December 23, 2003

ABC Med. Mgt. v GEICO Gen. Ins. Co. (2003 NY Slip Op 23923)


The court considered the case of ABC Medical Management v GEICO General Insurance Company. On May 16, 1999, Velez, the individual represented by ABC as an assignee, consulted with Kenneth Pieratti, Doctor of Chiropractic following an automobile accident, and received treatment that included several medical supplies and equipment prescribed by Dr. Pieratti. The main issue in this case was to determine whether a plaintiff-assignee medical equipment supplier can recover no-fault first-party benefits where the prescription was written by a chiropractor rather than a physician. The court's holding, although not entirely free of doubt, went against the defendant's motion for summary judgement to dismiss the complaint, arguing that a chiropractor's prescription would infringe on Education Law § 6551 which prohibits chiropractors from prescribing such equipment. The court supported its findings with its observation that analogous arguments have been rejected by other courts, which maintains that chiropractors are allowed to utilize the equipment in question for treatment.

Reported in New York Official Reports at ABC Med. Mgt. v GEICO Gen. Ins. Co. (2003 NY Slip Op 23923)

ABC Med. Mgt. v GEICO Gen. Ins. Co. (2003 NY Slip Op 23923)
ABC Med. Mgt. v GEICO Gen. Ins. Co.
2003 NY Slip Op 23923 [3 Misc 3d 181]
December 23, 2003
Civil Court Of The City Of New York, Queens County
Published by New York State Law Reporting Bureau pursuant to Judiciary Law § 431.
As corrected through Friday, July 9, 2004


ABC Medical Management, Inc., as Assignee of Narmy Velez, Plaintiff,
GEICO General Insurance Company, Defendant.

Civil Court of the City of New York, Queens County, December 23, 2003


Teresa M. Spina, Woodbury (Marina O’Leary of counsel), for defendant. Glinkenhouse, Floumanhaft & Queen, Cedarhurst (Philip S. Floumanhaft of counsel), for plaintiff.

{**3 Misc 3d at 181} OPINION OF THE COURT

Charles J. Markey, J.

The legal issue of first impression raised by this case is whether a plaintiff-assignee medical equipment supplier can recover no-fault first-party benefits where the prescription for such supplies was written by a chiropractor, and not a physician.{**3 Misc 3d at 182}

On May 16, 1999, Velez was injured in an automobile accident.[FN1] The next day, Velez consulted with Kenneth Pieratti, Doctor of Chiropractic, of Monument Chiropractic, P.C. Dr. Pieratti prescribed a thermophore (heat treatment to alleviate pain and spasms), a lumbar support (to alleviate pain and prevent compression on nerve roots), a cervical pillow (for proper positioning), a massager (for mechanical massage), a transcutaneous electro-nerve stimulator (TENS) unit (to prevent the transmission of pain nerve impulses), ordered with four leads for larger area stimulation, conductive garment (needed for TENS delivery for larger area stimulation), solid seat insert (for better positioning of the lumbar area), and an ice cap or collar (to alleviate swelling). The chiropractor completed a[*2]“Physician Statement of Medical Necessity” and signed a separate “Letter of Medical Necessity.”

Defendant GEICO General Insurance Company moves for summary judgment to dismiss the complaint, arguing that plaintiff-assignee ABC Medical Management, Inc. cannot maintain this action to recover no-fault first-party benefits for various items of equipment it furnished to its assignor Narmy Velez, since the prescription for such supplies was written by a chiropractor, and not a physician.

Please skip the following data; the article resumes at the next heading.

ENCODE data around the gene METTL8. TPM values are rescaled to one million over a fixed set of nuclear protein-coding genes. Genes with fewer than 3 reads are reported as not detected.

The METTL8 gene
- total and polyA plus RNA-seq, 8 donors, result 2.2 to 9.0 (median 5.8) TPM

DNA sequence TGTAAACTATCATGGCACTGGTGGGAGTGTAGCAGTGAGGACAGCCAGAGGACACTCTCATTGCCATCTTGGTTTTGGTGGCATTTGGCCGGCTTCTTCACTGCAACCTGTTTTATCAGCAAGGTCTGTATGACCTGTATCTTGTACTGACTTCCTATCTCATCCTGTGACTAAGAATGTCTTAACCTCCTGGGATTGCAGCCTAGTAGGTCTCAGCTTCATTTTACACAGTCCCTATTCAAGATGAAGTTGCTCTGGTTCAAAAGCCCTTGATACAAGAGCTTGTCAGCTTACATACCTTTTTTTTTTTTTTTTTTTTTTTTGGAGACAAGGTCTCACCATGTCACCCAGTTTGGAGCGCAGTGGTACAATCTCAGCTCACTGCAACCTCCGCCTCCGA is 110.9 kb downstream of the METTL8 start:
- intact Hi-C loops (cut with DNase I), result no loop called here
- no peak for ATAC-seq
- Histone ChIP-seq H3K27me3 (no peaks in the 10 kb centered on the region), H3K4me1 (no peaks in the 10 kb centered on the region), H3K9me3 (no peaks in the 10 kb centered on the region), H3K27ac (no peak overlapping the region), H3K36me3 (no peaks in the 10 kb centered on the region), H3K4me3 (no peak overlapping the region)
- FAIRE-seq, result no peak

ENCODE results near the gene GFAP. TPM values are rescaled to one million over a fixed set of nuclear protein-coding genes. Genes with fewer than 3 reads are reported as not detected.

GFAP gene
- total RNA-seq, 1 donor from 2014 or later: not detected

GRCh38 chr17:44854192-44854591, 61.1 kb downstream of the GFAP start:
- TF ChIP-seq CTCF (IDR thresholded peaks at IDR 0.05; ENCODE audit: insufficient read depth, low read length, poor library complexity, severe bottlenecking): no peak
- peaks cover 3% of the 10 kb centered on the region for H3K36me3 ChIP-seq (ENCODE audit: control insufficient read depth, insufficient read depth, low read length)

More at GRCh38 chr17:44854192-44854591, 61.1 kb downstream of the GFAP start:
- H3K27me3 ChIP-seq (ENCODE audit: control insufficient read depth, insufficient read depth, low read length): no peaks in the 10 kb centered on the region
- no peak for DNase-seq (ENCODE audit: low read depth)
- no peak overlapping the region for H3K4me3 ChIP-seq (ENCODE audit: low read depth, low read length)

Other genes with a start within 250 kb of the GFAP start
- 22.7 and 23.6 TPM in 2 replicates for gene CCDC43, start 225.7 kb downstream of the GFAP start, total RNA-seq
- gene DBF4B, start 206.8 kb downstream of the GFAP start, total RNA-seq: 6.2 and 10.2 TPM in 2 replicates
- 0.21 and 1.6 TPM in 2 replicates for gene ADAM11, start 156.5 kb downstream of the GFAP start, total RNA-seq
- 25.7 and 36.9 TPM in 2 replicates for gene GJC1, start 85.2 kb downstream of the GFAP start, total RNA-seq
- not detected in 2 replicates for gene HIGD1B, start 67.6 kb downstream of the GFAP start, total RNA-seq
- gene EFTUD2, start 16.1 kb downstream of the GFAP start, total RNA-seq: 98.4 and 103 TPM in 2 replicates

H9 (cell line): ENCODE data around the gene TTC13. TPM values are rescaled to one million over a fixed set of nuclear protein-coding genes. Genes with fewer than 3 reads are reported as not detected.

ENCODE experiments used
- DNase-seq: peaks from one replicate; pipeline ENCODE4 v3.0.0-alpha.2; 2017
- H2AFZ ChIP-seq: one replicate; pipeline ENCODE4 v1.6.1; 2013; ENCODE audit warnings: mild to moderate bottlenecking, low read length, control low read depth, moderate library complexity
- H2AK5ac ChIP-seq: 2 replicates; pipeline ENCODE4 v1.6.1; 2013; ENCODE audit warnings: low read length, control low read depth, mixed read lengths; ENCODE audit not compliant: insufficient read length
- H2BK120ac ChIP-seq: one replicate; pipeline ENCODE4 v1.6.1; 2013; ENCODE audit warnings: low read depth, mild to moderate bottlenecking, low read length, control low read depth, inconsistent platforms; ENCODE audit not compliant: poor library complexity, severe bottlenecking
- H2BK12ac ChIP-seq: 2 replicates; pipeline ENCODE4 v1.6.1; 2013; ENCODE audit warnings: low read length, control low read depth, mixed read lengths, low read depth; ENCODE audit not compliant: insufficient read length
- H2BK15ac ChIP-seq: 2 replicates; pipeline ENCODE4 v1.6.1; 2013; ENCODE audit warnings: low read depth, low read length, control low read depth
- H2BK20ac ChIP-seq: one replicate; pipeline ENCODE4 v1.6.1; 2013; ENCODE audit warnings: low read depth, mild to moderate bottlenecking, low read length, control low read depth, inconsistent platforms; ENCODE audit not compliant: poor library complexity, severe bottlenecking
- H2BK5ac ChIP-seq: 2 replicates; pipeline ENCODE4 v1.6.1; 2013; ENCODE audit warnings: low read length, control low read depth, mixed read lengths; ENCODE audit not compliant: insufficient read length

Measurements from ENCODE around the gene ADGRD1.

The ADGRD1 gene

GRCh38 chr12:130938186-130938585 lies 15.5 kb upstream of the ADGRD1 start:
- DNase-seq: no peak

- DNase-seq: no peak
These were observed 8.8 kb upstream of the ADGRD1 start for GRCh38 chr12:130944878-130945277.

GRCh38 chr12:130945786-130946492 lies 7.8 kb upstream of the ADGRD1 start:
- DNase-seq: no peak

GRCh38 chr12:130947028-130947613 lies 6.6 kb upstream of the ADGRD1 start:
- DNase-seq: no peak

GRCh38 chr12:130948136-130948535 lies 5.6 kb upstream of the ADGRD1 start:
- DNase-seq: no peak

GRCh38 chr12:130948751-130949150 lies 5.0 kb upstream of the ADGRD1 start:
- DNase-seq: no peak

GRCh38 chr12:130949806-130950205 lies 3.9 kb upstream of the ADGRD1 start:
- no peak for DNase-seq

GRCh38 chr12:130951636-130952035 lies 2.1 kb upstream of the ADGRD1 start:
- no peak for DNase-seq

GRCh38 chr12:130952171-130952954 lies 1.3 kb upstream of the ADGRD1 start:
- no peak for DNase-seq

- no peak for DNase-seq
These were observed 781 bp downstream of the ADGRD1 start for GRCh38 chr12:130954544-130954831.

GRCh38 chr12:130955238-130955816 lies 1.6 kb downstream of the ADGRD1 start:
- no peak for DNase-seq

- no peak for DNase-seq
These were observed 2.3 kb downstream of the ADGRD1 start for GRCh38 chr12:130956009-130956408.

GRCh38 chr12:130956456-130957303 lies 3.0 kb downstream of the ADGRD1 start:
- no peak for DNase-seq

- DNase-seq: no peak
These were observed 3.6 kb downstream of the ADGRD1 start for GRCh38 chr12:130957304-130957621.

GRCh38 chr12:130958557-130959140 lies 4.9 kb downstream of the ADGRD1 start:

First, as an initial matter, although defense counsel states that she has attached copies of the pleadings, a review of the pertinent exhibit shows that only the answer is attached. CPLR 3212 (b) states that a copy of the pleadings must be attached as a prerequisite to a proper summary judgment motion. The cases in each department of the Appellate Division state that the failure to attach all the pleadings is sufficient grounds for denying the summary judgment motion, permitting leave to renew it (see, Welton v Drobnicki, 298 AD2d 757 [3d Dept 2002]; Gallagher v TDS Telecom, 280 AD2d 991 [4th Dept 2001]; A & L Scientific Corp. v Latmore, 265 AD2d 355 [2d Dept 1999]; Deer Park Assoc. v Robbins Store, 243 AD2d 443 [2d Dept 1997]; Krasner v Transcontinental Equities, 64 AD2d 551 [1st Dept 1978]; accord Noetzell v Park Ave. Hall Hous. Dev. Fund Corp., 271 AD2d 231, 232 [1st Dept 2000]).

Although the foregoing authorities would be sufficient to deny GEICO’s motion, this court would be obliged to grant leave to renew {**3 Misc 3d at 183}which would only further congest the huge daily Special Term calendars, clogged by motions involving no-fault first-party benefits (see discussion in Zlatnick v GEICO, 2 Misc 3d 347 [Civ Ct, Queens County 2003]; Universal Acupuncture Pain Servs. v Lumbermens Mut. Cas. Co., 195 Misc 2d 352 [Civ Ct, Queens County 2003]). Rather than burden a colleague judge, for the sake of judicial economy, the court will address the heart of the defendant’s motion.

The substance of GEICO’s summary judgment motion is the defense contention that Education Law § 6551 prohibits a chiropractor from prescribing the aforementioned medical supplies and equipment. Education Law § 6551 (3), in pertinent part, states: “A license to practice chiropractic shall not permit the holder thereof . . . to prescribe, administer, dispense or use in his practice drugs or medicines . . . or to utilize electrical devices except those devices approved by the board as being appropriate to the practice of chiropractic.”